Simon Torkumine, a Ruby on Rails developer, recently blogged about how the ASP.NET MVC framework compares to Ruby on Rails. While there are some parts of his post that I don't necessarily agree with (e.g. the anemic community, C# being too verbose), one point he brought up rang true to me:
.NET MVC is actually .NET VC. It is an attempt to replicate the Actionpack components of Rails. There is nothing included aside from a folder labeled “Models” to help you with your persistence later and domain modeling. As others have mentioned, there are other ORM tools out there, but bear in mind these are targeted at traditional ASP.NET development and are not integrated into the framework as in other MVC’s. This means that you’ll be writing your own validation and form handling code for starters.
I couldn't agree more. The biggest pain point in my development experience with the ASP.NET MVC framework has been its incredibly lax approach to the "M" in "MVC". Whereas the views and controllers are pretty much hashed out, developers are essentially thrown into the deep end when it comes to the model. That means that persistence and validation is completely up to us, which is great for experienced developers who have very opinionated views on what best to insert here but extremely terrifying when for developers approaching the framework for the very first time.
This may be a matter of opinion here, but for me web application frameworks are expected to come with all the necessities to get a basic site up and running. This is not so when it comes to the ASP.NET MVC framework. At first it appeared that Linq 2 Sql would be the clear-cut answer to the persistence question. After all, Linq 2 Sql was developed by Microsoft and was used in almost every single Microsoft blogger's posts on ASP.NET MVC. But then something happened. Microsoft announced that it would no longer be supporting Linq 2 Sql and ever since then the community has been a flock without a sheppard.
Microsoft's suggested replacement, the Entity Framework, is so actively despised by the community that there was a petition against it. To date, I have yet to see a single example of integrating the Entity Framework into an ASP.NET MVC application. NHibernate has a decent following, but it's not exactly user friendly or easy to set up. Subsonic, the obvious alternative to Linq 2 Sql doesn't appear to have garnered too much support.
Validation has also gone by the wayside because of this as it is tends to be tied in with the persistence layer. Scott Guthrie's initial post on validation in the ASP.NET MVC framework revolved around handling Linq 2 Sql's "OnValidate" event when saving off entities to the database. Now that Linq 2 Sql is essentially out of the picture, we're left with either writing our own or going with one of the many newly created OSS solutions like xVal.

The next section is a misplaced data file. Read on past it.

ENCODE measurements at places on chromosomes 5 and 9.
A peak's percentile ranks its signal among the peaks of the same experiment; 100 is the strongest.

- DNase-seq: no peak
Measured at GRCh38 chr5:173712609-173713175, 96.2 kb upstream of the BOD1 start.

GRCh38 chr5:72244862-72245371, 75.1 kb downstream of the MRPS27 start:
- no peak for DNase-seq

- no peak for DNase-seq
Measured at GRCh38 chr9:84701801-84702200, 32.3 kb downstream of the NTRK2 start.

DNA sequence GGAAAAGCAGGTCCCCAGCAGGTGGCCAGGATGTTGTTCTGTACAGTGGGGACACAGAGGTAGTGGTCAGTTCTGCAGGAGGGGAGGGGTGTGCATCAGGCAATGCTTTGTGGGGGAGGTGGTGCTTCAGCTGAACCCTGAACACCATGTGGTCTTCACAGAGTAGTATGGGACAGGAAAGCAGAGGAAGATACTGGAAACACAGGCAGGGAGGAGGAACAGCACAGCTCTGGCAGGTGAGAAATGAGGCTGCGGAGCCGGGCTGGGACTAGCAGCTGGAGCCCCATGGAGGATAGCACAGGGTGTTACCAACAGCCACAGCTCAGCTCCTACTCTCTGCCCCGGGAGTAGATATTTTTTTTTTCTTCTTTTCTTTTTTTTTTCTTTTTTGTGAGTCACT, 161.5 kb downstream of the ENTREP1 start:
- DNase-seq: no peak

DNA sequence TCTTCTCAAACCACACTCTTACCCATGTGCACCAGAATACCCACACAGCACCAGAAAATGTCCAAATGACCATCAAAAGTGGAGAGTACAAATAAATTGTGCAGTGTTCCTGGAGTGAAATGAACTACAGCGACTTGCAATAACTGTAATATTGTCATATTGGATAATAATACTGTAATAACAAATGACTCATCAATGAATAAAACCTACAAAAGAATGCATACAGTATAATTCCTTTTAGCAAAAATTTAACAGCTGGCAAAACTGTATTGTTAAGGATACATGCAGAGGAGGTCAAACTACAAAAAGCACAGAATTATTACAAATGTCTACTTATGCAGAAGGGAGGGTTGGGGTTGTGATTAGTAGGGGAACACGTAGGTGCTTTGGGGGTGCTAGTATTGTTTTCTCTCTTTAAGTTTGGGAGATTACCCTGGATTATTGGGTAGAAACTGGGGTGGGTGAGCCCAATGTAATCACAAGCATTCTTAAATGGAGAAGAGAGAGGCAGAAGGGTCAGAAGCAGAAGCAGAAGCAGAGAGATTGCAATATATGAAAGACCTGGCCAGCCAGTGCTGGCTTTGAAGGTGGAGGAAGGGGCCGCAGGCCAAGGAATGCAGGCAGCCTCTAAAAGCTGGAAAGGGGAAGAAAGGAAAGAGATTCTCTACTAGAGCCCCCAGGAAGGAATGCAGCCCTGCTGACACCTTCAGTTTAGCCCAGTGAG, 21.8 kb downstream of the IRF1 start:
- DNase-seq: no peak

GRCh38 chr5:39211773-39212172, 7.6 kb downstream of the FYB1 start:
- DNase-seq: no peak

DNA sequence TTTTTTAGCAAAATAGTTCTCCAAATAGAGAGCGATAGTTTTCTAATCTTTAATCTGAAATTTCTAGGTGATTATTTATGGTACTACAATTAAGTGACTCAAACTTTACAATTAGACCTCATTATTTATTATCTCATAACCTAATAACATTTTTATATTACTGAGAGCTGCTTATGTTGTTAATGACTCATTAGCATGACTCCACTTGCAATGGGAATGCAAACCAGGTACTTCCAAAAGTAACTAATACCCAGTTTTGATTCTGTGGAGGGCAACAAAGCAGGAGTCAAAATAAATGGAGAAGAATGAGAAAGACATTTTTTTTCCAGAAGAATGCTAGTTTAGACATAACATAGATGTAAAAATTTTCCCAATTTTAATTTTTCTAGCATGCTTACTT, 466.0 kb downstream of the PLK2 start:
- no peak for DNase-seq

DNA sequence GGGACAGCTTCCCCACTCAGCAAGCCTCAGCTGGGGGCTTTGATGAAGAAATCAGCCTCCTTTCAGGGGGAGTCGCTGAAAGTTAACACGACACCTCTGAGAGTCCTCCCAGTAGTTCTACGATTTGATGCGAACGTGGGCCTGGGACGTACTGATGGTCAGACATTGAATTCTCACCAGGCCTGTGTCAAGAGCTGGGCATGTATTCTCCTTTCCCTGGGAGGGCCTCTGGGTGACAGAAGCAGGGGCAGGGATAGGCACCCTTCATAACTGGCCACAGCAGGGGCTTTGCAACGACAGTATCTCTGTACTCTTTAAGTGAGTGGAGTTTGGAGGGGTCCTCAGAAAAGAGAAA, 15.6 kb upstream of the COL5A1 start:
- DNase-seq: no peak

There is a significant difference between being allowed to go outside the box and being forced to. The "rails way or the highway" approach that Ruby on Rails takes is great for beginners, but not so great when you want to go outside of the box. ASP.NET MVC's complete lack of guidance when it comes to models has the opposite problem in that beginners don't know what to do, but are free to explore whatever options they want. This may prove to be a big problem for the adoption rate of ASP.NET MVC now that it's advancing past the point of early adopters who are willing to put up with the growing pains.
To be clear here: I know that there are several valid solutions for how to handle validation and persistence in ASP.NET MVC, and it's great that each of them is available to us. The problem is that you have to actively hunt these solutions down instead of having one of them baked into the framework. It's great that ASP.NET MVC is so extensible that you can essentially plug in whatever you want, but at some point some basic guidance is called for. A blank slate is intimidating and not very user friendly.
In the end, it seems like there should be a middle ground between the Ruby on Rails approach and the ASP.NET MVC approach. Perhaps the project template could ask the user if they wanted to link this application up to an existing database or create a new one? If they did, it could generate the model (even if it were empty) using Linq 2 Sql and throw in Scott Guthrie's validation code in there as well? That would provide users with a starting point at least that could be easily ignored or stripped out if so desired.
What are your thoughts? I want as much as anyone else to see ASP.NET MVC become successful — and in my opinion it could be — and it would be a shame to see if struggle in the wild because it didn't take a few extra steps to cater to the beginner audience.